The corruptions of language, politics and society we are now witnessing were foretold in some great dystopian novels of the 20th century. But the English and American authors of those novels had the evidence of history before them, in the form of ideological tyranny: Leninism, Stalinism, Hitlerism and Maoism. And they’d learned from the Bard that what’s past is prologue.
“It’s a beautiful thing, the destruction of words,” one of the characters in George Orwell’s Nineteen Eighty-Four remarks. In the regime of Oceania, which is ruled by a technocratic elite “shaped and brought together by the barren world of monopoly industry and centralised government”, books are everywhere hunted down and destroyed. The State language is crudely binary (like one university’s definition of a lesbian as “a non-man attracted to non-men”), purged of nuance and full of “telescoped words and phrases”, of which its very name, Newspeak, is exemplary. A large department meticulously destroys and reproduces newspapers on a daily basis, rewriting the past to conform with the demands of the present. (Orwell couldn’t have guessed how easy this would be in the digital age.)
The vocabulary of Newspeak is constantly shrinking, because its “whole aim … is to narrow the range of thought”. The State hopes that restricting speech to “short, clipped words which could be uttered rapidly and which roused the minimum of echoes in the speaker’s mind” will ultimately eliminate “thoughtcrime” — or independent thought — if only because “there will be no words in which to express it”.
In Aldous Huxley’s Brave New World, elite technicians govern a stratified society composed of classes of virtually identical human beings grown in scientific hatcheries. While a global State founded on eugenics hasn’t yet materialised, much that Huxley imagines has already come to pass. The society he foresees is debased in familiar ways. It is characterised by a cult of youth; an economy driven by entertainment and the pleasures of virtual reality; the near-universal, habitual use of psychoactive drugs, contraceptives and aphrodisiacs; overt public sexuality; general promiscuity; and a swarming media that makes a great public spectacle of non-conformists.
Love and friendship are hardly possible under these conditions. The citizens of the World State are mere shadows of human beings: smiling surfaces without tragic depth. Little wonder that the one surviving lover of Shakespeare is driven to suicide.
Most people in Brave New World are content with their lot. Thankfully, we are not quite there yet. Ray Bradbury envisions a society more like our own, one full of vague foreboding. Fahrenheit 451 describes a rushing world of violence, suicide and looming war in which a depressed populace distracts itself from the slow death of love and longing with vapid entertainment. Bradbury explicitly connects the fact that “our civilisation is flinging itself to pieces” with the destruction of literature and the deliberate falsification of the past.
Montag, the protagonist, makes a living burning books, in accordance with rules said to have been established in 1790 by the “First Fireman”, Benjamin Franklin. His wife Mildred, who claims to be happy, spends her days in a room with three walls of television screens, surrounded by her “family”: soap-opera uncles, aunts, cousins, nieces and nephews who “said nothing, nothing, nothing and said it loud, loud, loud”. She has no recollection of swallowing a bottle of sleeping pills one night.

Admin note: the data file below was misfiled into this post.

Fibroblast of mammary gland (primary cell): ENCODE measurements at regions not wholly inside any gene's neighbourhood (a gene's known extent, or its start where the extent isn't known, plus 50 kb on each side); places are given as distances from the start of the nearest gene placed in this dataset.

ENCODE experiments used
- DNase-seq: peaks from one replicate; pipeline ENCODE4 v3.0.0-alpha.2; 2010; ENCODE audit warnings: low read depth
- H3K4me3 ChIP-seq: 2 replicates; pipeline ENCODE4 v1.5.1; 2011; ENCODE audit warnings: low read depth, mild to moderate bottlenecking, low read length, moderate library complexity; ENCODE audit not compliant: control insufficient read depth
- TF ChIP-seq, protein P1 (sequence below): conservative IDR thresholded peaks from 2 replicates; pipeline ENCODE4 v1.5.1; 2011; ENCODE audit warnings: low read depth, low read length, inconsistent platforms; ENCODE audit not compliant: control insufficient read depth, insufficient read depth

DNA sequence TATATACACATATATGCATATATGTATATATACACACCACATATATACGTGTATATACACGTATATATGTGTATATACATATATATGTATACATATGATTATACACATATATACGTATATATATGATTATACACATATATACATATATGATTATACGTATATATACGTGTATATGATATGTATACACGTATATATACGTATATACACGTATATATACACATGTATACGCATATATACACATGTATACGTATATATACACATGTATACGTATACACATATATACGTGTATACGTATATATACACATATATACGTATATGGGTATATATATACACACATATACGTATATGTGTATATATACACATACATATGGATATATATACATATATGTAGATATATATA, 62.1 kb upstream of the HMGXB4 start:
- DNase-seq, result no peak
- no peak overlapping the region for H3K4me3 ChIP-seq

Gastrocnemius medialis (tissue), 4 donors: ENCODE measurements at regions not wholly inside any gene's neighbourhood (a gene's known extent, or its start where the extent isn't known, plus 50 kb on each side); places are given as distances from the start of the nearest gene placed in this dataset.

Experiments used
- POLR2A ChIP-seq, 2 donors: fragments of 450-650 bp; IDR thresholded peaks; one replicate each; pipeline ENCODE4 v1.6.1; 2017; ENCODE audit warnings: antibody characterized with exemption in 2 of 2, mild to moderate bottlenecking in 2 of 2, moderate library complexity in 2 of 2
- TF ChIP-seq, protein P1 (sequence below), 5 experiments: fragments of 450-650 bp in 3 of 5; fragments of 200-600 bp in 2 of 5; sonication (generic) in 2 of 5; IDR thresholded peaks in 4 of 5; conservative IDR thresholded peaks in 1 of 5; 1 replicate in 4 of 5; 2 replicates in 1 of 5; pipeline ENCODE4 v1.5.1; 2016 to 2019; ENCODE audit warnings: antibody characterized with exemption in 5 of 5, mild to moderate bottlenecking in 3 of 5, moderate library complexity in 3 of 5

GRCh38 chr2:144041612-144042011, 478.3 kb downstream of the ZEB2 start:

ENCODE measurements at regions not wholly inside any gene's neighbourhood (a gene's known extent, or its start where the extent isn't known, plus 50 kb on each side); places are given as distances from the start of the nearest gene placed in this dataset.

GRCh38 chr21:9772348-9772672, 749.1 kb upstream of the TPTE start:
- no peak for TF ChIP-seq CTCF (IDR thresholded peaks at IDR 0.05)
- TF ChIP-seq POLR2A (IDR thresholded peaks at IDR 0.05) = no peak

An old professor who’s been unemployed since the last liberal arts college shut its doors tells Montag that the magic of books lay in “how they stitched the patches of the universe together into one garment for us”. But they are hated because they “show the pores in the face of life” to a world that wants “only wax moon faces, poreless, hairless, expressionless”.
Chief Beatty, Montag’s deeply conflicted boss, explains how we got here. Everything sped up in the 20th century, when horses, dogs and carts were replaced by faster and faster machines. Time contracted. Books were condensed and pre-digested, “levelled down to a sort of paste pudding norm”. School was shortened, “discipline relaxed, philosophies, histories, languages dropped, English and spelling gradually neglected, finally almost completely ignored”. Sound familiar?
Fahrenheit 451 concludes apocalyptically, with a revelatory global catastrophe. Bradbury draws on some very old stories to make the meaning of this ending fully intelligible. Montag flees a doomed city like Lot escaping the burning of Sodom. The world collapses and must be rebuilt. Insofar as there is hope, it lives in the hearts and minds of scattered old men who remember the writings of Plato, Swift, Jefferson and Lincoln, as well as Matthew, Mark, Luke and John. Montag himself recalls passages from a forbidden volume of Ecclesiastes.
At the novel’s end, Montag remembers a verse from Revelations, The Book of the Apocalypse: “And on either side of the river was there a tree of life, which bare twelve manner of fruits, and yielded her fruits every month; And the leaves of the tree were for the healing of the nations.”
The Jews called the Bible — in Greek, to biblion, or “the book” — an etz chaim, or tree of life. In Revelations, the river of the waters of life sustains two trees of life: the Hebrew Scriptures (whose fruits were the twelve tribes of Israel) and New Testament. The “leaves” of these trees, their pages, were understood to be medicine for the sickness of “the nations”, people who knew nothing of the Bible.
Despite the best efforts of some of our greatest writers, the healing power of books has been mostly forgotten in our time. Must we really wait until our world is thoroughly burned and broken before we begin to mend it?